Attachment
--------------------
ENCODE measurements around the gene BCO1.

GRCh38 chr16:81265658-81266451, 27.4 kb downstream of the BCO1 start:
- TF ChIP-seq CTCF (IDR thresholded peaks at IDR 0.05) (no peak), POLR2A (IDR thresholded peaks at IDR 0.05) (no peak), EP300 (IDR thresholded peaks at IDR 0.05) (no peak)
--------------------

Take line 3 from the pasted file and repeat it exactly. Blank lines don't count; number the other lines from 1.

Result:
- TF ChIP-seq CTCF (IDR thresholded peaks at IDR 0.05) (no peak), POLR2A (IDR thresholded peaks at IDR 0.05) (no peak), EP300 (IDR thresholded peaks at IDR 0.05) (no peak)